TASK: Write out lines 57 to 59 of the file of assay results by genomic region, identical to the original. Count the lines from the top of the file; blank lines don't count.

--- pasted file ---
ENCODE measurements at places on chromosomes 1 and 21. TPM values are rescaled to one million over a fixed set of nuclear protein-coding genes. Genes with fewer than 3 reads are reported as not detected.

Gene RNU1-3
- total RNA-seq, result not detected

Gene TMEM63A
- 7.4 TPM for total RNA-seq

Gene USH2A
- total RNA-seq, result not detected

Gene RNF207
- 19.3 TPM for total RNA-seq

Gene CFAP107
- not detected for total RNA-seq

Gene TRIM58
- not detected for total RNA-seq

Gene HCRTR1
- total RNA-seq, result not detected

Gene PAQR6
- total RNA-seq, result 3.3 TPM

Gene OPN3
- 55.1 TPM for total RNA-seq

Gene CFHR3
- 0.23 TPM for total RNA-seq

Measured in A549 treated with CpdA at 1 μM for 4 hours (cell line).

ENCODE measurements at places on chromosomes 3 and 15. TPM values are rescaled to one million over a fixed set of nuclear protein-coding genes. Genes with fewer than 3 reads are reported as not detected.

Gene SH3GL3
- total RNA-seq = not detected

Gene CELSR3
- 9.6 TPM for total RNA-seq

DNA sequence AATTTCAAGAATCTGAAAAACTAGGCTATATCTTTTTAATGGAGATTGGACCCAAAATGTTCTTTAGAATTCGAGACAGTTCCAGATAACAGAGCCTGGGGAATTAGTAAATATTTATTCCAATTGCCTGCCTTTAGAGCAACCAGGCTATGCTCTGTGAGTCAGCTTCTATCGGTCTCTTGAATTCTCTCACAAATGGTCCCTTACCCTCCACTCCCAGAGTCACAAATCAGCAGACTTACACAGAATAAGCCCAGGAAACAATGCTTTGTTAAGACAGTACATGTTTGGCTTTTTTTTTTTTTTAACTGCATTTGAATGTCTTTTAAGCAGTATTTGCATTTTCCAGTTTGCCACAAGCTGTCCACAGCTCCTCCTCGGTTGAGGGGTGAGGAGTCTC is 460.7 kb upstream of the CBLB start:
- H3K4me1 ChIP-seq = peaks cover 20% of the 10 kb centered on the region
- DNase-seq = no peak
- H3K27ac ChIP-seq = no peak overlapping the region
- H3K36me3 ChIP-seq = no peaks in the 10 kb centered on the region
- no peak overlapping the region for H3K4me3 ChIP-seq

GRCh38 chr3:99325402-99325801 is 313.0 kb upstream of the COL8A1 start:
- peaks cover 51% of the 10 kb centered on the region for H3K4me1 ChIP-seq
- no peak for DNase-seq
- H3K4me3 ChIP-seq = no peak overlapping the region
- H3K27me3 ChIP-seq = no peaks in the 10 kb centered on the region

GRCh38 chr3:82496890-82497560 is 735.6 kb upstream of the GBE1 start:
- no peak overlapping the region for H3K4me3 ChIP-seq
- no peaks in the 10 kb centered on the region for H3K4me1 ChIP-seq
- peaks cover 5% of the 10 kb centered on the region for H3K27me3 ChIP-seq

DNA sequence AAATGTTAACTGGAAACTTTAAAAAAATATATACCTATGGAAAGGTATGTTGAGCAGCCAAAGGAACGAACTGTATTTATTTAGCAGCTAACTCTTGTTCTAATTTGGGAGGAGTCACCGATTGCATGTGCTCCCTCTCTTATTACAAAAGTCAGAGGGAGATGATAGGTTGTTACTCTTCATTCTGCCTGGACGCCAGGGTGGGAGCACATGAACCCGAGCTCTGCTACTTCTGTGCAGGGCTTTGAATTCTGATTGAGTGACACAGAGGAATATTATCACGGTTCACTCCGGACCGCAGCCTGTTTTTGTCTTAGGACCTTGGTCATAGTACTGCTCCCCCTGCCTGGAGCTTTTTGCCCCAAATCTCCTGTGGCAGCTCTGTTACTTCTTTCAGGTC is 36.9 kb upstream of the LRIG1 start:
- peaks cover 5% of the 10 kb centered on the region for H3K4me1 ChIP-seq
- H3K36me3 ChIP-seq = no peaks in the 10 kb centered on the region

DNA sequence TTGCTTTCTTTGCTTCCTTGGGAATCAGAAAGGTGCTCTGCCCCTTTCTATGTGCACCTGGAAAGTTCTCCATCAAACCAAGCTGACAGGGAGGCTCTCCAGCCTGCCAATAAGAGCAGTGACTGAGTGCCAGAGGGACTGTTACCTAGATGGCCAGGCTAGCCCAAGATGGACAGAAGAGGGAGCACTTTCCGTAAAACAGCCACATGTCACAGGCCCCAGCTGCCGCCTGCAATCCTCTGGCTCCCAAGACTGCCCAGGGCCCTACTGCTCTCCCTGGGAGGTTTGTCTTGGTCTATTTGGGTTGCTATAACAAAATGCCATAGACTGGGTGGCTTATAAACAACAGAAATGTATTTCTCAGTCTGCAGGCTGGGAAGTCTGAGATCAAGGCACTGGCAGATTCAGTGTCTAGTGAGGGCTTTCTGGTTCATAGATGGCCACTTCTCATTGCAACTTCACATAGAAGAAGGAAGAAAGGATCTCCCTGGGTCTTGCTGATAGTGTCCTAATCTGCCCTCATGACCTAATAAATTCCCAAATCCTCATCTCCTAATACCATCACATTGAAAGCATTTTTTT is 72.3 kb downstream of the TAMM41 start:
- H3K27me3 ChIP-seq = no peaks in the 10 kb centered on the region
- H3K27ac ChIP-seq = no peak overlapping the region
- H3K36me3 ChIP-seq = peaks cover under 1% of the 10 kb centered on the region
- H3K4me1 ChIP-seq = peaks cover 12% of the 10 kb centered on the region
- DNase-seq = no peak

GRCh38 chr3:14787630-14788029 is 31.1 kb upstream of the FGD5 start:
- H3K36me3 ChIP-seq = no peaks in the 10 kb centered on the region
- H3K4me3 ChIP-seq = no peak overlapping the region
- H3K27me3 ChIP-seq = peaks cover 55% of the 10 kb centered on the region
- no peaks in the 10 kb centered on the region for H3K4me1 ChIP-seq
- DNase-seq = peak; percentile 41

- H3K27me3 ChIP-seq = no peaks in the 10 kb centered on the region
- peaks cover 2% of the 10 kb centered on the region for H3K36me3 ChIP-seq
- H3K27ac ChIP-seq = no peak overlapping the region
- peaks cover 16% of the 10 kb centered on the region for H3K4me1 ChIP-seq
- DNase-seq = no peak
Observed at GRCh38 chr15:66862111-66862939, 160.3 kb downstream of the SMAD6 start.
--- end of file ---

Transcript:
- DNase-seq = peak; percentile 41

- H3K27me3 ChIP-seq = no peaks in the 10 kb centered on the region
- peaks cover 2% of the 10 kb centered on the region for H3K36me3 ChIP-seq